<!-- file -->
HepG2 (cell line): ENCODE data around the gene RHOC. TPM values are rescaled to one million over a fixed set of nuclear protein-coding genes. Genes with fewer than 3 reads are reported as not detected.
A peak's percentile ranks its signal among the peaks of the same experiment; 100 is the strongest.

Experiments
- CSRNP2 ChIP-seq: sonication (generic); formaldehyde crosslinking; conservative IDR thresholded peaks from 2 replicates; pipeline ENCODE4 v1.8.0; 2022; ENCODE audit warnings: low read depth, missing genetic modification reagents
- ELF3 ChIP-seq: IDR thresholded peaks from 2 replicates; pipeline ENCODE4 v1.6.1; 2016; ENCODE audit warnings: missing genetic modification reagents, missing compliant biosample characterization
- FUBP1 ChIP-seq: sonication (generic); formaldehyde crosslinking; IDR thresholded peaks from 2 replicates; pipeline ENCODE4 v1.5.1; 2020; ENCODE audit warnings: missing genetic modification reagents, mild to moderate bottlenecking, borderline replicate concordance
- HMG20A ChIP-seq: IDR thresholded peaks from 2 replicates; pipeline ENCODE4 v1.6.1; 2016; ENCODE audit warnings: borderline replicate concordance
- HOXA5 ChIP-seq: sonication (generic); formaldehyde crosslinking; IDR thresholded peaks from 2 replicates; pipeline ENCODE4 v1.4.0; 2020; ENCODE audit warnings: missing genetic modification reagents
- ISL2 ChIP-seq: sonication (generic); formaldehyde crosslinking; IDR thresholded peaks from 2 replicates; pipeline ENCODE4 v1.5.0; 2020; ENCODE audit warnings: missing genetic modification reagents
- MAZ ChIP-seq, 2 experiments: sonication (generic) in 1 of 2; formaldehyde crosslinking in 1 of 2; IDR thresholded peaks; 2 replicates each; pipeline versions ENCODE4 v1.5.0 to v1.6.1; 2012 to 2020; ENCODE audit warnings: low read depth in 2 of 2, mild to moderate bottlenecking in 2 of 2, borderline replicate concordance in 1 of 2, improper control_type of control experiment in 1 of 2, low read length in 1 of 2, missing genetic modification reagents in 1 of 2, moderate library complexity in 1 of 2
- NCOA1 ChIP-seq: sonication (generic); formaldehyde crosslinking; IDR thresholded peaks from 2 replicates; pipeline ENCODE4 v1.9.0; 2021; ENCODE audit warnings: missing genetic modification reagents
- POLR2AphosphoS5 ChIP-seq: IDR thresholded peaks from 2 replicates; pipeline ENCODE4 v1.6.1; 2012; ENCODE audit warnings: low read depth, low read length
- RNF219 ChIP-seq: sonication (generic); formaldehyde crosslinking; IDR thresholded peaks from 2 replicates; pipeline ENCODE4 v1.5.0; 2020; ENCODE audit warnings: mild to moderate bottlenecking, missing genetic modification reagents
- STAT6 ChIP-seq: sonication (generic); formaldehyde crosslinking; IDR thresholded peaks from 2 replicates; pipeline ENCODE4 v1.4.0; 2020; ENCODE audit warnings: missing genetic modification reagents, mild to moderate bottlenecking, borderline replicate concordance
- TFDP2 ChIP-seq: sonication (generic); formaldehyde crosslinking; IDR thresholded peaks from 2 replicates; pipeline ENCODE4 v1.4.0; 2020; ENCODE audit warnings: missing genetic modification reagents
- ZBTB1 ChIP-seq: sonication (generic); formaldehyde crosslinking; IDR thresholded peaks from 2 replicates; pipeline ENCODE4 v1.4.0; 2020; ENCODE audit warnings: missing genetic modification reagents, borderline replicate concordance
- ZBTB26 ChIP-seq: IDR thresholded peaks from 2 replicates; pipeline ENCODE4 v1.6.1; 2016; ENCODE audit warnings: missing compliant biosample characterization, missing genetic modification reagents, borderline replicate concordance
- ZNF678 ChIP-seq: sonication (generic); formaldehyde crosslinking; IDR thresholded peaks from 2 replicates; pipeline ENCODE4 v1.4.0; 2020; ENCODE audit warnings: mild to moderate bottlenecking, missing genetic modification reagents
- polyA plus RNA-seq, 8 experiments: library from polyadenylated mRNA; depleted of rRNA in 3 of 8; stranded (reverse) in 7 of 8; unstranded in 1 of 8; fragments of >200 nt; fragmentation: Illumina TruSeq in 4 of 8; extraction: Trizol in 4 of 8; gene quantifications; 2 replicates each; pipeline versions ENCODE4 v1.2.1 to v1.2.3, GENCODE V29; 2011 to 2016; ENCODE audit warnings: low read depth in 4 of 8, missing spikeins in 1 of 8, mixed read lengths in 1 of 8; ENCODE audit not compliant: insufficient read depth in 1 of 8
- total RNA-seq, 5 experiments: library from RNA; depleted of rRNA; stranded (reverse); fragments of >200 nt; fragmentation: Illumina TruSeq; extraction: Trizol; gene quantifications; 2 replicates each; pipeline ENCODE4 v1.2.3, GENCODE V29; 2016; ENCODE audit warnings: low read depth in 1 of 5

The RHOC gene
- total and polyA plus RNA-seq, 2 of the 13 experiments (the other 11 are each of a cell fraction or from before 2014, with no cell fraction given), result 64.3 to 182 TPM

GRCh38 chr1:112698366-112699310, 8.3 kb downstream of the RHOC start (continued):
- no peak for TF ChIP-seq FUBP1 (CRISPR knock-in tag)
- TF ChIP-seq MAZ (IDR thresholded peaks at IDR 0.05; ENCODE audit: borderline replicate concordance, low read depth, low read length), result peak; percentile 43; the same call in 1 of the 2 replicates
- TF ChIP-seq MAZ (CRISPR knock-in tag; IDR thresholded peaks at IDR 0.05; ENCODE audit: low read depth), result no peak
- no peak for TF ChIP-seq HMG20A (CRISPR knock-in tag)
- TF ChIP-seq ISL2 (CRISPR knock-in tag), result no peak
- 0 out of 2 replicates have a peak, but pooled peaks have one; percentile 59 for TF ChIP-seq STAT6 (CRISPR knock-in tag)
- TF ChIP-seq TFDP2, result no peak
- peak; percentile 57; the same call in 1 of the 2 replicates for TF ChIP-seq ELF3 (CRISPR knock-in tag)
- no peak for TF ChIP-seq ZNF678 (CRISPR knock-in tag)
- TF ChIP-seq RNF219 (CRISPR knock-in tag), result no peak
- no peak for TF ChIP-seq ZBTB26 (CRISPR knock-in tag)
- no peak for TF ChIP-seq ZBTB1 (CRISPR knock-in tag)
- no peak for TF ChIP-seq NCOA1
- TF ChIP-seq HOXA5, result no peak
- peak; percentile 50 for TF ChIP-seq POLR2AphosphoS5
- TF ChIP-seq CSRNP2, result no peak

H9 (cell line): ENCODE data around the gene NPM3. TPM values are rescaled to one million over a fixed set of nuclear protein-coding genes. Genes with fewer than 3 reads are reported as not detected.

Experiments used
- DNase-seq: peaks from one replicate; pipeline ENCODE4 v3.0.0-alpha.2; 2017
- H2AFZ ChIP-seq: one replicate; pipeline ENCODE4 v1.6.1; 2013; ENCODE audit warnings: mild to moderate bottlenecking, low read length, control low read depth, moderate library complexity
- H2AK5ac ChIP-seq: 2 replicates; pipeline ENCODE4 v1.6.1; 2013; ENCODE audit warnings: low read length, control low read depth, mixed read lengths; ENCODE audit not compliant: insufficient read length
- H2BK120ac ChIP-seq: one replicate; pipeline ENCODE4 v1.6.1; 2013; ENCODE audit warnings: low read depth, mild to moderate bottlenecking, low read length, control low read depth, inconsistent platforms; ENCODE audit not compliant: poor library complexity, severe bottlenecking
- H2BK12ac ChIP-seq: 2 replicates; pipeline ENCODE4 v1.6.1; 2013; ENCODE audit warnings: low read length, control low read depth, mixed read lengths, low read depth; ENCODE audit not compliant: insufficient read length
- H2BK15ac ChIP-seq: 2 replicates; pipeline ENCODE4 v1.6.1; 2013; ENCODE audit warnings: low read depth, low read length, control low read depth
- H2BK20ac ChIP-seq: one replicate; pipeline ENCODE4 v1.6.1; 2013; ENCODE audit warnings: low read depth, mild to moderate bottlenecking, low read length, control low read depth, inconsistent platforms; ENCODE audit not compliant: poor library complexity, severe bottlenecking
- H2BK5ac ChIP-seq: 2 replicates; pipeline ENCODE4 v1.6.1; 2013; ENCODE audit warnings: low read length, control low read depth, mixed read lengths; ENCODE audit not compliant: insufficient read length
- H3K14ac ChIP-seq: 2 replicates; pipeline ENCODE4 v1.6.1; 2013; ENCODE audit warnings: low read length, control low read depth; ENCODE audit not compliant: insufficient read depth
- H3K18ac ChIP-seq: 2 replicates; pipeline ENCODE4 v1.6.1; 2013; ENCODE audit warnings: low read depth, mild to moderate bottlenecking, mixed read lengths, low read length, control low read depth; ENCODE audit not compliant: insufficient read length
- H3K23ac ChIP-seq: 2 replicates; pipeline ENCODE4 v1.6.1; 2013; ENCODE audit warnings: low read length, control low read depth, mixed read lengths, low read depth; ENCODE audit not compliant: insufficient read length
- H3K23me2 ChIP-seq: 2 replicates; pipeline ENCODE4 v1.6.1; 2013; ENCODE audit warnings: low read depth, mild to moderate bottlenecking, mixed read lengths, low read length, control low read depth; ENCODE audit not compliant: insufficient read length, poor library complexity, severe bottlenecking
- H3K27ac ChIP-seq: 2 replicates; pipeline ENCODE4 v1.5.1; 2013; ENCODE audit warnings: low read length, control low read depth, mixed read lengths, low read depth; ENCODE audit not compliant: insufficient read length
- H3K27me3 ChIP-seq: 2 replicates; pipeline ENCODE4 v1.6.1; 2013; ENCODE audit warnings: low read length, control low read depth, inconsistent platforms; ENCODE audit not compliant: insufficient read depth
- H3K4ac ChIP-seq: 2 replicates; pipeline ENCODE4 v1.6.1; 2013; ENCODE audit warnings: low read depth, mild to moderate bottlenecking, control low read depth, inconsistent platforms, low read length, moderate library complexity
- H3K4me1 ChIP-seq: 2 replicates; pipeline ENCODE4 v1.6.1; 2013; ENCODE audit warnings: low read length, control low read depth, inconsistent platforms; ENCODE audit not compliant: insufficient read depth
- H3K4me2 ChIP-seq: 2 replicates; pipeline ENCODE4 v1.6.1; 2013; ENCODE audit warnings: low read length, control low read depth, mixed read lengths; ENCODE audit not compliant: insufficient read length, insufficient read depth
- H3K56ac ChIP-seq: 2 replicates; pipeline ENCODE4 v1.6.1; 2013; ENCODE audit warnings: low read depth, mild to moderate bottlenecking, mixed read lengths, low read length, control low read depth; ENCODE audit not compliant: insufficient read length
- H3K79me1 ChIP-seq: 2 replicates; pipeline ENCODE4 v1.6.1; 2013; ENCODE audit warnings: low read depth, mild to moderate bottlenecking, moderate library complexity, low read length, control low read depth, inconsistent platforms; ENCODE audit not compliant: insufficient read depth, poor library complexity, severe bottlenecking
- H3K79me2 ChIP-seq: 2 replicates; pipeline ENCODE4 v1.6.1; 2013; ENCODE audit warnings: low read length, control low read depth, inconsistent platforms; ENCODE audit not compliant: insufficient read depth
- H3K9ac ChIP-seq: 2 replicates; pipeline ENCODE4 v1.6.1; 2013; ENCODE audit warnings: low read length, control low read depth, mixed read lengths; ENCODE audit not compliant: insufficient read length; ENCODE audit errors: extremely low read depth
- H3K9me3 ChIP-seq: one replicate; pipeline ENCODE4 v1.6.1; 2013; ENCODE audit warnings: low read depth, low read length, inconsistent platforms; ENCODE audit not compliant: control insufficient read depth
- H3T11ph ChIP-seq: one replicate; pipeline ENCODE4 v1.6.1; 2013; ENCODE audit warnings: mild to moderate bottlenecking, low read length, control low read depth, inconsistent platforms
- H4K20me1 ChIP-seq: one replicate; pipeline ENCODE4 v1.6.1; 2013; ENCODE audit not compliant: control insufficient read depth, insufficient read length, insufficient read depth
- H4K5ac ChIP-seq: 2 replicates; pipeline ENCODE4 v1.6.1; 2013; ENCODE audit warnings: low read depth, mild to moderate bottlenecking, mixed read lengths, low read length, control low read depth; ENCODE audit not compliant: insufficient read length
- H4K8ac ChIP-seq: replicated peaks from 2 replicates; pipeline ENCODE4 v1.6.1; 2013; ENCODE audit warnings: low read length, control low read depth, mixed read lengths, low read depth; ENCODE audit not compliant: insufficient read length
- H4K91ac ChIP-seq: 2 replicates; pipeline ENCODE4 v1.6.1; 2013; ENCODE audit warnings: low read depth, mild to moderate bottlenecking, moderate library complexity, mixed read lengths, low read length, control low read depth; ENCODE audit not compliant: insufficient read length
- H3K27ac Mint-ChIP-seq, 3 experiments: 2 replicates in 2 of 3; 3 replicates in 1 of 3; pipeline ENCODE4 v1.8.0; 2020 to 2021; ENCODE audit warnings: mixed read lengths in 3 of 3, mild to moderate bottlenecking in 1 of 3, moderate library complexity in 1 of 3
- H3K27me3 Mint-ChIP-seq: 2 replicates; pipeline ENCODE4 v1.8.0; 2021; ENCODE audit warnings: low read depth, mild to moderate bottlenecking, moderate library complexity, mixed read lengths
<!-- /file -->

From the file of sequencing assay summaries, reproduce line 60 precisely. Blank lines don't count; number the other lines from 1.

- H3K79me1 ChIP-seq: 2 replicates; pipeline ENCODE4 v1.6.1; 2013; ENCODE audit warnings: low read depth, mild to moderate bottlenecking, moderate library complexity, low read length, control low read depth, inconsistent platforms; ENCODE audit not compliant: insufficient read depth, poor library complexity, severe bottlenecking